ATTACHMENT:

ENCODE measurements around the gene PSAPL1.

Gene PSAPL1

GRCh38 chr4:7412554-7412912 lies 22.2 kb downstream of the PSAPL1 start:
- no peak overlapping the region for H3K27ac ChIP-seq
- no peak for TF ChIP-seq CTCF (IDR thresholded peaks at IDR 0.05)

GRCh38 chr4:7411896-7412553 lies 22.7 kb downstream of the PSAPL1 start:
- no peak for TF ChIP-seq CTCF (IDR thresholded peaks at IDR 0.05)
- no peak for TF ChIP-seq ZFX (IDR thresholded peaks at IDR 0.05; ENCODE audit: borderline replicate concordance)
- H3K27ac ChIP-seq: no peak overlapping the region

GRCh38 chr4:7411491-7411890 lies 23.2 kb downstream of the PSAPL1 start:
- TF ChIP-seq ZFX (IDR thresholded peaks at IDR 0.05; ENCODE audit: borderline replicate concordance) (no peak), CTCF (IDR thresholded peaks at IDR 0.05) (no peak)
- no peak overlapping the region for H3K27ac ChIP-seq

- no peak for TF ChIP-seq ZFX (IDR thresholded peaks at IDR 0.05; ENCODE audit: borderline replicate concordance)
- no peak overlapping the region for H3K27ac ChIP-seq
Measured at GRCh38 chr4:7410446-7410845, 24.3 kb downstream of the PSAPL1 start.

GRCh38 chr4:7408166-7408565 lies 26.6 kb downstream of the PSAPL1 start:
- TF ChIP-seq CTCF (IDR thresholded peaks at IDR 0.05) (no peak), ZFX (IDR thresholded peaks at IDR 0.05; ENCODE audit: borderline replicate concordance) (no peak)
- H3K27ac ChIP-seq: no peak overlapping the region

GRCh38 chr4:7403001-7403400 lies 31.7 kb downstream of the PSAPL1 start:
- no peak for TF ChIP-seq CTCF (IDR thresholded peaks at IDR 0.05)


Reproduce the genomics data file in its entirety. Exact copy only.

ENCODE measurements around the gene PSAPL1.

Gene PSAPL1

GRCh38 chr4:7412554-7412912 lies 22.2 kb downstream of the PSAPL1 start:
- no peak overlapping the region for H3K27ac ChIP-seq
- no peak for TF ChIP-seq CTCF (IDR thresholded peaks at IDR 0.05)

GRCh38 chr4:7411896-7412553 lies 22.7 kb downstream of the PSAPL1 start:
- no peak for TF ChIP-seq CTCF (IDR thresholded peaks at IDR 0.05)
- no peak for TF ChIP-seq ZFX (IDR thresholded peaks at IDR 0.05; ENCODE audit: borderline replicate concordance)
- H3K27ac ChIP-seq: no peak overlapping the region

GRCh38 chr4:7411491-7411890 lies 23.2 kb downstream of the PSAPL1 start:
- TF ChIP-seq ZFX (IDR thresholded peaks at IDR 0.05; ENCODE audit: borderline replicate concordance) (no peak), CTCF (IDR thresholded peaks at IDR 0.05) (no peak)
- no peak overlapping the region for H3K27ac ChIP-seq

- no peak for TF ChIP-seq ZFX (IDR thresholded peaks at IDR 0.05; ENCODE audit: borderline replicate concordance)
- no peak overlapping the region for H3K27ac ChIP-seq
Measured at GRCh38 chr4:7410446-7410845, 24.3 kb downstream of the PSAPL1 start.

GRCh38 chr4:7408166-7408565 lies 26.6 kb downstream of the PSAPL1 start:
- TF ChIP-seq CTCF (IDR thresholded peaks at IDR 0.05) (no peak), ZFX (IDR thresholded peaks at IDR 0.05; ENCODE audit: borderline replicate concordance) (no peak)
- H3K27ac ChIP-seq: no peak overlapping the region

GRCh38 chr4:7403001-7403400 lies 31.7 kb downstream of the PSAPL1 start:
- no peak for TF ChIP-seq CTCF (IDR thresholded peaks at IDR 0.05)